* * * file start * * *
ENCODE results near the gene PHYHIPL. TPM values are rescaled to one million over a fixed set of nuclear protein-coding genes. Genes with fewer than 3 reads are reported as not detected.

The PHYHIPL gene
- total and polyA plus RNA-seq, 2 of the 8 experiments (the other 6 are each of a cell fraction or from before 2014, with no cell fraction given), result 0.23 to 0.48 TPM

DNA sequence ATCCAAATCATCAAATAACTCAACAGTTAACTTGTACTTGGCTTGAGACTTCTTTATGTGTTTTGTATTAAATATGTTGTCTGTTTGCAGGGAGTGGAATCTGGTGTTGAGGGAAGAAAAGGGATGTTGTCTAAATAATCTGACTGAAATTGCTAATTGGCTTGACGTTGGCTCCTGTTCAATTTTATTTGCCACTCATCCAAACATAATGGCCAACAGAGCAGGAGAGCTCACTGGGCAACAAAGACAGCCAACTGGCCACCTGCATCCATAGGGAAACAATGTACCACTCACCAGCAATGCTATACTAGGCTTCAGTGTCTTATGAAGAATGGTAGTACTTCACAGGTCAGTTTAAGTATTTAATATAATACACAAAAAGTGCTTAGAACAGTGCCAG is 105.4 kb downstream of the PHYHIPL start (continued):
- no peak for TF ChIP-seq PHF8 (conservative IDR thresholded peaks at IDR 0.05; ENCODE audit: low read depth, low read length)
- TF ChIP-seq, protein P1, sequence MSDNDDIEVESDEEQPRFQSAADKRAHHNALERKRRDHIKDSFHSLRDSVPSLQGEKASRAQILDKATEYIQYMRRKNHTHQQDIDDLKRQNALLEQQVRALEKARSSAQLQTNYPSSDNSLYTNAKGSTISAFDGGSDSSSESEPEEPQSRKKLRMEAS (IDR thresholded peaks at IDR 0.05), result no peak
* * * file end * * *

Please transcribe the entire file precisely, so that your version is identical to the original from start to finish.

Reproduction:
ENCODE results near the gene PHYHIPL. TPM values are rescaled to one million over a fixed set of nuclear protein-coding genes. Genes with fewer than 3 reads are reported as not detected.

The PHYHIPL gene
- total and polyA plus RNA-seq, 2 of the 8 experiments (the other 6 are each of a cell fraction or from before 2014, with no cell fraction given), result 0.23 to 0.48 TPM

DNA sequence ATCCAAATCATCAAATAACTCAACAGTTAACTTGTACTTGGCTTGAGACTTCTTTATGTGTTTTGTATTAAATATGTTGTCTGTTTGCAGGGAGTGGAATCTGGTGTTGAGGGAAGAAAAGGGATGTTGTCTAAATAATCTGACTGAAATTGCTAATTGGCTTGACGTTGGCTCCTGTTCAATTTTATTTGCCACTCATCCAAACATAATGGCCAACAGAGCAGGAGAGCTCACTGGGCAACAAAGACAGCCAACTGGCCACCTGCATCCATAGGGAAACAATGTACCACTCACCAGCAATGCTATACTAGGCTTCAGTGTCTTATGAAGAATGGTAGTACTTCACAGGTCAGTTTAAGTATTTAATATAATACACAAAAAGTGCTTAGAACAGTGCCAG is 105.4 kb downstream of the PHYHIPL start (continued):
- no peak for TF ChIP-seq PHF8 (conservative IDR thresholded peaks at IDR 0.05; ENCODE audit: low read depth, low read length)
- TF ChIP-seq, protein P1, sequence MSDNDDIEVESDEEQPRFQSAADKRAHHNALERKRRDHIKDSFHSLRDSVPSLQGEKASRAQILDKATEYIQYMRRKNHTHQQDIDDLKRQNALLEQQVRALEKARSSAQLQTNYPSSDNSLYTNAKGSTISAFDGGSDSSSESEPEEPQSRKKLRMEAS (IDR thresholded peaks at IDR 0.05), result no peak